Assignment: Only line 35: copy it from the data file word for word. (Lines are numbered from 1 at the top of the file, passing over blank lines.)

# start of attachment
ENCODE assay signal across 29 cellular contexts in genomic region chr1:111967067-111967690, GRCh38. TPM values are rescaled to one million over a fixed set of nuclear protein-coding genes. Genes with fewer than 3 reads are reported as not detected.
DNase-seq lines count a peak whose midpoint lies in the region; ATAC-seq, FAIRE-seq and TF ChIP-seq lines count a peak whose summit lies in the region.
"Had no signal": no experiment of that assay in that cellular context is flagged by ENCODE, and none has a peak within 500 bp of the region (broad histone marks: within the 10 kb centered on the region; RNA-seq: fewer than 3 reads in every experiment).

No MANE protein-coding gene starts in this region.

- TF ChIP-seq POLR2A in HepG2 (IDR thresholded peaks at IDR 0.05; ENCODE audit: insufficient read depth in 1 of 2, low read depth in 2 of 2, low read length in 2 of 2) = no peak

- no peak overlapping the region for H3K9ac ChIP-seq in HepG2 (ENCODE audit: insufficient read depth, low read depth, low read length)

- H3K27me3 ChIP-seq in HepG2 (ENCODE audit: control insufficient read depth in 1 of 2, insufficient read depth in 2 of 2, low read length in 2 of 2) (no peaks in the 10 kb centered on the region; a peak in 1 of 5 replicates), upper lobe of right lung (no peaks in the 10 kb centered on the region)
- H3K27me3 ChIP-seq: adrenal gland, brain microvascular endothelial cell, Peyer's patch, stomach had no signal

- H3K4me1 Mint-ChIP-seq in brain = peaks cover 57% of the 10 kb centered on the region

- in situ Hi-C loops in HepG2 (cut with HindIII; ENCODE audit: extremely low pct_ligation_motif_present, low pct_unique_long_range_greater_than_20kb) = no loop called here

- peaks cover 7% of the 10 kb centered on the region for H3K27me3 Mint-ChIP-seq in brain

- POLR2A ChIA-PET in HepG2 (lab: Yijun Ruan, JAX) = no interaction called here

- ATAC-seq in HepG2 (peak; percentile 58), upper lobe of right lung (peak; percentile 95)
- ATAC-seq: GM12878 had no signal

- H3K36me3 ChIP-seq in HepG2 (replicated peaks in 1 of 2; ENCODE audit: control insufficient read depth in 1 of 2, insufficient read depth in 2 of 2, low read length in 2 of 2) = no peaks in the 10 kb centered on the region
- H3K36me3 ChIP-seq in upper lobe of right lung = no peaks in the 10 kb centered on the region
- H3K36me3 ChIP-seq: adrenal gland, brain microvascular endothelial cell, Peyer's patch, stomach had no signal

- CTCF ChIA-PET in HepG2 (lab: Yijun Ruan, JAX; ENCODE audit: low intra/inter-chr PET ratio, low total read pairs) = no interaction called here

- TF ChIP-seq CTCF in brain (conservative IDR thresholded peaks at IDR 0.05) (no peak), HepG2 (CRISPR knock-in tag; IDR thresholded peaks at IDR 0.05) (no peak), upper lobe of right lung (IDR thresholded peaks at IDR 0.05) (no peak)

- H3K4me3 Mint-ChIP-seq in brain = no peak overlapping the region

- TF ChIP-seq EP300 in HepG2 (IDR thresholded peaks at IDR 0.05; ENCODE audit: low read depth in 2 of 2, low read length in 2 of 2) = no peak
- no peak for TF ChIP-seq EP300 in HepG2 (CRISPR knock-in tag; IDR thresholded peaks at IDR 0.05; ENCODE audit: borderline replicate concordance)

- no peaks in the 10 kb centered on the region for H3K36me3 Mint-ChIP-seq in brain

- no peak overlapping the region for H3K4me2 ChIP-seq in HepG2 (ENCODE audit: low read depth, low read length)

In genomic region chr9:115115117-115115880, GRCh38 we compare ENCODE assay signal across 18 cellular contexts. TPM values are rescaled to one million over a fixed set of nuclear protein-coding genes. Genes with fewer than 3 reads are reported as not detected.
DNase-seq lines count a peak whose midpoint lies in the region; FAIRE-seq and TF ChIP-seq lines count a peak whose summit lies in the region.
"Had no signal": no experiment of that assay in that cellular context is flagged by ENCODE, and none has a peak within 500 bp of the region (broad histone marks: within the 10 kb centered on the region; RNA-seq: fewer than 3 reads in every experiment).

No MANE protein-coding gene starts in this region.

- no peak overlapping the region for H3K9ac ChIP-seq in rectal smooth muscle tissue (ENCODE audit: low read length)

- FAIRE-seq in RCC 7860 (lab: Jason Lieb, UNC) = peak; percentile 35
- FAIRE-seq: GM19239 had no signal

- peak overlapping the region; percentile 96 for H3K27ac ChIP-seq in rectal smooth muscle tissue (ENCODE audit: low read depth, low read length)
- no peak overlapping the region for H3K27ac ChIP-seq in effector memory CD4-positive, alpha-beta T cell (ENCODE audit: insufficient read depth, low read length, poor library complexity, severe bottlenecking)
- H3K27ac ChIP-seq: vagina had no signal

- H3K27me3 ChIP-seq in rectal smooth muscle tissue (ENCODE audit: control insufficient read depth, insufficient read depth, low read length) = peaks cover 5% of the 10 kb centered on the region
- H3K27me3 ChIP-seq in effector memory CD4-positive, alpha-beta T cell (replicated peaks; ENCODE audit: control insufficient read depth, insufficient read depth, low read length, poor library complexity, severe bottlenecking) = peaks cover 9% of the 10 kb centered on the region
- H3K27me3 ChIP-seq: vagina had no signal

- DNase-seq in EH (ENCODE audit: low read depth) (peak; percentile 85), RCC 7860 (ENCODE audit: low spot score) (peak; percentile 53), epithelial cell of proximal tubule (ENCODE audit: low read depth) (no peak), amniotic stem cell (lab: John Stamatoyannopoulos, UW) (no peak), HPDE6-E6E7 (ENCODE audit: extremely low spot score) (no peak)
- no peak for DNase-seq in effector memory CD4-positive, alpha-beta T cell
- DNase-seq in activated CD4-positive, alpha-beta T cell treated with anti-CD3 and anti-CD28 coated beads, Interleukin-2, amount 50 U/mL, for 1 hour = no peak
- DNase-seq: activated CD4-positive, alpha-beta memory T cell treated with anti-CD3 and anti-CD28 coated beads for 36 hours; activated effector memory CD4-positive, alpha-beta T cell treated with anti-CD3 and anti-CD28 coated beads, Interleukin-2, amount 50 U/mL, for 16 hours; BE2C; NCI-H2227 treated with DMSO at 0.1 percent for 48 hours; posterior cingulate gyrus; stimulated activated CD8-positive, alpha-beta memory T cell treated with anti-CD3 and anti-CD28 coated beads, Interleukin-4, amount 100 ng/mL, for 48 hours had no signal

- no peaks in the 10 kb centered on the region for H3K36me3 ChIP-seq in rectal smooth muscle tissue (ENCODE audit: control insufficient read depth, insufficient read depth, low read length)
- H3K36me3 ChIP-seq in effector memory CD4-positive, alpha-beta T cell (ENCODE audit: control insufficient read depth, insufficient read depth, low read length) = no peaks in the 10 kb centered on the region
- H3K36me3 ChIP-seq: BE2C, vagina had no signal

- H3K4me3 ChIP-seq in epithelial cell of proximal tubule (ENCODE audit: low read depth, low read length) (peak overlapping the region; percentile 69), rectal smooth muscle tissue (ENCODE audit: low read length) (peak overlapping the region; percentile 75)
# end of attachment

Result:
- H3K27me3 ChIP-seq in rectal smooth muscle tissue (ENCODE audit: control insufficient read depth, insufficient read depth, low read length) = peaks cover 5% of the 10 kb centered on the region